I'm writing this as we drive south, starting two days ago, from Zeebrugge (where we retrieved our car) to Herault...It's been amusing to say the least, and frightening to say more.
The first thing I noticed was the cost of filling up the tank: In California it costs just over $3 per gallon, which would come to around 65 centimes (.65 euros) per liter...I think you all must be used to paying a bit more here. The tank went quickly and as of tonight I only made it as far as Alencon and have already refilled.
The heavy rains are quite a treat for us, since it hasn't rained in California for about three years. When I say it hasn't rained, I mean my home -- San Francisco -- had two days of light rain in the past two years. The land is parched and the authorities are recommending that people who live in the giant suburb called Los Angeles STOP watering their lawns. Good idea.
Driving in the rain was difficult for me, and I tend to slow down to 110 km/hr to make sure I don't crash into the lumbering trucks by crossing the lanes, which are definitely narrower than in California.
But the biggest irritation is the TAILGATERS! WTF ?! They seem really impatient and come so close I can barely see their headlights. I've turned on my emergency lights a couple of times to get them to back off...but they just flash me, even when I cannot pull out of the way because there is traffic in the next lane. This leaves very little room for error. I felt righteous flashing my hazard lights because I suspect tailgating is a serious problem in France: I saw a public service billboard along the road that said something like: "Leave a little room", showing a cartoon tape measure.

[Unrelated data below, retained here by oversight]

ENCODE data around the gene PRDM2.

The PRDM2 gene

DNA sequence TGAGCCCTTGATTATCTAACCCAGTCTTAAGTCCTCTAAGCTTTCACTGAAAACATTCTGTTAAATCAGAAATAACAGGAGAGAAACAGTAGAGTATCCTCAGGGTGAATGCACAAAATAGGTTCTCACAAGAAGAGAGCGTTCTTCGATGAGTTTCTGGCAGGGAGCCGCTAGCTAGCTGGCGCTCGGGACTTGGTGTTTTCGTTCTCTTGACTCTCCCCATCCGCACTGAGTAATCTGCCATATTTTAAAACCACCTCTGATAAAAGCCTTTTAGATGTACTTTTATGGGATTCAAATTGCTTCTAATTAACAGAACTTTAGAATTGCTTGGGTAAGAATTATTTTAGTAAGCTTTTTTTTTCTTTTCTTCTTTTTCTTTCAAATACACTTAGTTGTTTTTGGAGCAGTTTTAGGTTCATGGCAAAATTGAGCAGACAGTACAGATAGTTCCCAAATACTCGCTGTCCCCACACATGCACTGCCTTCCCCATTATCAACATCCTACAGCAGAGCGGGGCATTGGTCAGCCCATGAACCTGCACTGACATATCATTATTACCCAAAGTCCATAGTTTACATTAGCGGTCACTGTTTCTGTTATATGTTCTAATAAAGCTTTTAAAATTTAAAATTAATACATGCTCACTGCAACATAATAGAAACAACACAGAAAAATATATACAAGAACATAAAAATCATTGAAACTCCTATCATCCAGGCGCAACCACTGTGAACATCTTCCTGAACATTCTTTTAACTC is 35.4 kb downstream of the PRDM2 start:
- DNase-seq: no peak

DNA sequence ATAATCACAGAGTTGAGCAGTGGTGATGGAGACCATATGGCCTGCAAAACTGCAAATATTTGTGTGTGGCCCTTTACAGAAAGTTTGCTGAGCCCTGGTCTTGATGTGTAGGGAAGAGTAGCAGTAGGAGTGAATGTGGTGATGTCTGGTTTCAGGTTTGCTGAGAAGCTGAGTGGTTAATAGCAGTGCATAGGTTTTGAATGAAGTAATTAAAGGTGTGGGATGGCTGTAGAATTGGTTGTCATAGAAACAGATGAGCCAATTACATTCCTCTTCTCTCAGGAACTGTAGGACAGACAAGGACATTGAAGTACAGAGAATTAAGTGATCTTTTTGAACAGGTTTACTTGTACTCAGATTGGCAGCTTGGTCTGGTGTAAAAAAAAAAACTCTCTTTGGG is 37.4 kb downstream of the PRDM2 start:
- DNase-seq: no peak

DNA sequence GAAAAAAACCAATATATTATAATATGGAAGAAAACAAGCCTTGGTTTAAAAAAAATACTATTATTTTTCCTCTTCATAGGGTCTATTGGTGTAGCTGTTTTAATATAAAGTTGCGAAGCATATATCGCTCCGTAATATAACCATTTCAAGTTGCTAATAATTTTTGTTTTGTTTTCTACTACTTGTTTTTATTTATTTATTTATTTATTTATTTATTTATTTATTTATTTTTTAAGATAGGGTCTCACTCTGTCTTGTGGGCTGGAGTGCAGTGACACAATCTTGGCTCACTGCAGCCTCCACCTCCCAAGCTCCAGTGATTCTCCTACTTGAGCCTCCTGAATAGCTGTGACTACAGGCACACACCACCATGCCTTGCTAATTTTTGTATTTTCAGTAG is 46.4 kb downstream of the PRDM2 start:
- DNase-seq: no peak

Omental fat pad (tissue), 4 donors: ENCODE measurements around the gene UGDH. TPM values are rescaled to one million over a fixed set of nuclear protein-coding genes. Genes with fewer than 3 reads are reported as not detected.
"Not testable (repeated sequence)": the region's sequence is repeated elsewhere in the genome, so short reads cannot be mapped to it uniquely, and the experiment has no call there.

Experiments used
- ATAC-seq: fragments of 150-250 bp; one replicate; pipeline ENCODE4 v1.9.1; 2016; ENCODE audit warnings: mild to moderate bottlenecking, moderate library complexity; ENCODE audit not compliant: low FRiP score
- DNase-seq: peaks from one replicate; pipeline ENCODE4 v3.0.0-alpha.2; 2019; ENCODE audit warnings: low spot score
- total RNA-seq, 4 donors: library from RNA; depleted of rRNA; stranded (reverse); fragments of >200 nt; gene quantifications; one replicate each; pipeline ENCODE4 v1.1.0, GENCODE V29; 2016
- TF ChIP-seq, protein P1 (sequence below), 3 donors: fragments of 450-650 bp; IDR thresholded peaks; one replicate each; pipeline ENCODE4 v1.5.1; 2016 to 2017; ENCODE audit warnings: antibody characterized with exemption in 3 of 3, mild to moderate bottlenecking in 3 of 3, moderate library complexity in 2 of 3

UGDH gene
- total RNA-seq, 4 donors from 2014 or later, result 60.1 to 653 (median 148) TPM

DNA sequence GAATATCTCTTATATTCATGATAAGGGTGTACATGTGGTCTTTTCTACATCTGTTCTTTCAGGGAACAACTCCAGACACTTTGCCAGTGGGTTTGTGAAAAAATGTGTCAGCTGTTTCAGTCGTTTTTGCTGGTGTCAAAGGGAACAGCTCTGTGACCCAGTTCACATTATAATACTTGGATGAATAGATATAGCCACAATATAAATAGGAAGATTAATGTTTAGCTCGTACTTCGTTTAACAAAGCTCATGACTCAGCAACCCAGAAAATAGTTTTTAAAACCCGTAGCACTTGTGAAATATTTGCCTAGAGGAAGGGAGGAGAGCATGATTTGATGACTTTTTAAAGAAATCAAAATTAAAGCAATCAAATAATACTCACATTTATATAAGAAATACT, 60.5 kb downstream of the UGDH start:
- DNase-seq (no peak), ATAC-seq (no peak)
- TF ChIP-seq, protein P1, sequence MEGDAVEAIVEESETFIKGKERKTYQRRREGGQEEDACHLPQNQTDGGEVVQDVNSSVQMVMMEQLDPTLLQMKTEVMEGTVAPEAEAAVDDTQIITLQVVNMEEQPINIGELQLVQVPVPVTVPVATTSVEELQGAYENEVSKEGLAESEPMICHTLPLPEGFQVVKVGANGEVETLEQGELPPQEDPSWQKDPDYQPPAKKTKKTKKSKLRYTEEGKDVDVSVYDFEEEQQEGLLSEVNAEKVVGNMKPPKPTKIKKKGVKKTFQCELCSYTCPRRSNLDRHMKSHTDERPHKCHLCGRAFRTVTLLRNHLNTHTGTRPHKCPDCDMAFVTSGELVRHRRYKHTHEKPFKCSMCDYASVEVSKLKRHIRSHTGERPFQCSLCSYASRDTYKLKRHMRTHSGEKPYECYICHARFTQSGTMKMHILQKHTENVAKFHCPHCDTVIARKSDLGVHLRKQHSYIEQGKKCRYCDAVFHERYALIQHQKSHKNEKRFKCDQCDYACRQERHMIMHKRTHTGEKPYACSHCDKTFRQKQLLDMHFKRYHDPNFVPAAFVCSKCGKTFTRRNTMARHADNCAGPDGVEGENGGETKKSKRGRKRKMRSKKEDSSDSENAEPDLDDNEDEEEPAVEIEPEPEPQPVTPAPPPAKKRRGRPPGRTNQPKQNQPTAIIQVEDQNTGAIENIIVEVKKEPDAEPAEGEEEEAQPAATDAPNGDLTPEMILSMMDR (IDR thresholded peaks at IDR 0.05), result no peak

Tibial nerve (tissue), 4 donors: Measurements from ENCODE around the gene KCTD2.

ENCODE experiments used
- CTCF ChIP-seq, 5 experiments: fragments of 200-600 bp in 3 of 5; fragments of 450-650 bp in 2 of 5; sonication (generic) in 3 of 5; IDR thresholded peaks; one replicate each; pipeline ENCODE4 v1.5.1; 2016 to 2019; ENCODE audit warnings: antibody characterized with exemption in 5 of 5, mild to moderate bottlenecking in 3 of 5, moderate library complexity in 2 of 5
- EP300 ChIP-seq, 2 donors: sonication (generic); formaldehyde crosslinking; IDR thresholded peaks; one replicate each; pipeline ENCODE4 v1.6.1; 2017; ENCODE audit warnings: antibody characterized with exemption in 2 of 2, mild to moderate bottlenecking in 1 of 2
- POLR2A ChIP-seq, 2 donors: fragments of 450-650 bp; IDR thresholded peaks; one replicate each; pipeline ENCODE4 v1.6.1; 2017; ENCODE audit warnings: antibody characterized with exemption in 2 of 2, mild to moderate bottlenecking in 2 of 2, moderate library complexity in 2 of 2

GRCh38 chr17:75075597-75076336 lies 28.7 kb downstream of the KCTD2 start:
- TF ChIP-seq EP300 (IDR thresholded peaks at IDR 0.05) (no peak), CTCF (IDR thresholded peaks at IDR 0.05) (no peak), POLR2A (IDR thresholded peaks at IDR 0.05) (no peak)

At any rate, it's quite the novelty being able to speed along at 90 miles per hour, which would be a big ticket in the U.S.
The highway fares are expensive too! I think I've paid around 30 euros so far. In the US, we call them freeways...because they are "free". They've been talking about building more paid highways in the US now that traffic is getting a bit thick. I really admire the money that is put into public mass transit here, because in the US the county and regional organizations are incapable of cooperating enough to offer effective non-car transport...and the cost is sky high at this late age. So we shall probably always be a nation of freeways.
If anyone knows how to spot those speed trap cameras, please let me know. I'm trying to make it to Le Caylar before Sunday and I might need to get moving. I'm thinking I should drive at least as fast as the quickest cars that have passed me -- they are scooting along at around 140 km/hr! One solution: wake up earlier. We are still suffering jet lag after flying into the country a few days ago.
More later...and if you must tailgate, make sure it's a party!